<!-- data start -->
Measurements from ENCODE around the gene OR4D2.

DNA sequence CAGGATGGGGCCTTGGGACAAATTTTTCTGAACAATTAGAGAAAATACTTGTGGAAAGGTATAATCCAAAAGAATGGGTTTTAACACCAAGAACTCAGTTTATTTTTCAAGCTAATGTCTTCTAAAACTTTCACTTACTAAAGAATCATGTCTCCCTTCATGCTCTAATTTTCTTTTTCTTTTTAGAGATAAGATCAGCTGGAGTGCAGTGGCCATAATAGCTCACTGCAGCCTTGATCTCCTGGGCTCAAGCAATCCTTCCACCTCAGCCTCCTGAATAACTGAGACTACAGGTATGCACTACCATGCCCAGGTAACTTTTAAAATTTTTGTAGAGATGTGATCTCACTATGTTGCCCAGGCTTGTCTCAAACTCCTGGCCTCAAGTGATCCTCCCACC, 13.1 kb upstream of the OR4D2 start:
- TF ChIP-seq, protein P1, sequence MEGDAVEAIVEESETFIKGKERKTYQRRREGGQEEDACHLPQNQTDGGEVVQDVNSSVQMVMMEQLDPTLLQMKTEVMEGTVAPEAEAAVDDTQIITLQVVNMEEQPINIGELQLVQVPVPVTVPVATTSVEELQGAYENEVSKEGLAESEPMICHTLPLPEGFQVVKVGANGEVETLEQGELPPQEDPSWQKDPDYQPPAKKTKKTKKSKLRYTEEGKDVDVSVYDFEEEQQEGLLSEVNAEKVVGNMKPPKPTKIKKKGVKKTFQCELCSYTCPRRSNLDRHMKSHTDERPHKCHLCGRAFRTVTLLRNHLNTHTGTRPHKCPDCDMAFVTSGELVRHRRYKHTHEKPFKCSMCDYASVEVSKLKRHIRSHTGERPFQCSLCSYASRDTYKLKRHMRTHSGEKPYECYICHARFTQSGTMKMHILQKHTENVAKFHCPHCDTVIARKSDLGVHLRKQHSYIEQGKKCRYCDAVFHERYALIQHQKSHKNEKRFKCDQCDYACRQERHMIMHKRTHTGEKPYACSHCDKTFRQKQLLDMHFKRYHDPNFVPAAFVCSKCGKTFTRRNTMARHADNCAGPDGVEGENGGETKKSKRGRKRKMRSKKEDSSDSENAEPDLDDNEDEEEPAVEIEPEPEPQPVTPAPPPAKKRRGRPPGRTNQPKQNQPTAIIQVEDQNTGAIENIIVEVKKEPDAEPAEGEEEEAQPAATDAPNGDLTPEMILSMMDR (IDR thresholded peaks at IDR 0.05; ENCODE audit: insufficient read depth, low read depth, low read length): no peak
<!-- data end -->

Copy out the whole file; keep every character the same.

Measurements from ENCODE around the gene OR4D2.

DNA sequence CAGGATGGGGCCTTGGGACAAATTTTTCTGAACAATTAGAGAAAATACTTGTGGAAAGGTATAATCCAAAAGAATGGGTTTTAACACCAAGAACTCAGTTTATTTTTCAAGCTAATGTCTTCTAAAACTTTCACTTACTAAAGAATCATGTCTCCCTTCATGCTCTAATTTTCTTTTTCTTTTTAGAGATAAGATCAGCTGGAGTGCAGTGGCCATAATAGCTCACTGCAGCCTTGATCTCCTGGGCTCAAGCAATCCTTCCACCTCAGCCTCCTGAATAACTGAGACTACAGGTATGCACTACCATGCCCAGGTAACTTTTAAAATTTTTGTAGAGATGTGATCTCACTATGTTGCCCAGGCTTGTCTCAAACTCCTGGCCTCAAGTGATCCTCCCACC, 13.1 kb upstream of the OR4D2 start:
- TF ChIP-seq, protein P1, sequence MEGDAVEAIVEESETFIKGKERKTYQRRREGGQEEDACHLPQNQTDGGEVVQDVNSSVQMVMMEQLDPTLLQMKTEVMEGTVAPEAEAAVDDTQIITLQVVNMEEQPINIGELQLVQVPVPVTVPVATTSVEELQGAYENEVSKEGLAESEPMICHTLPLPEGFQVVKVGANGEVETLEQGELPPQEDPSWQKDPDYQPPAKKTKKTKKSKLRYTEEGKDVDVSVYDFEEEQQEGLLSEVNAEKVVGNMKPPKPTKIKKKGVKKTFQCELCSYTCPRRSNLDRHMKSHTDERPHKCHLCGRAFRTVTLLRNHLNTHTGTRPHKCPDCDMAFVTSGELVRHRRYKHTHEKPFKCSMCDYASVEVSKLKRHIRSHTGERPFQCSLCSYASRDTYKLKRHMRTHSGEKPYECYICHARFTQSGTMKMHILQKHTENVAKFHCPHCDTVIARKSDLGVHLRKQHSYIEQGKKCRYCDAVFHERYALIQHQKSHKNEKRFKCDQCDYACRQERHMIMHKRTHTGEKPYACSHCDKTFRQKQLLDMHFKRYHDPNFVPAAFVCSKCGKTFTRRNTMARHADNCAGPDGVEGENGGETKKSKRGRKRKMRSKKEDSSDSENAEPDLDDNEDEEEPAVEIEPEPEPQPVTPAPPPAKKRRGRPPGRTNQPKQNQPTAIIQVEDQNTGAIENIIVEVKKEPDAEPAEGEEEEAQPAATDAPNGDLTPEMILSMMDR (IDR thresholded peaks at IDR 0.05; ENCODE audit: insufficient read depth, low read depth, low read length): no peak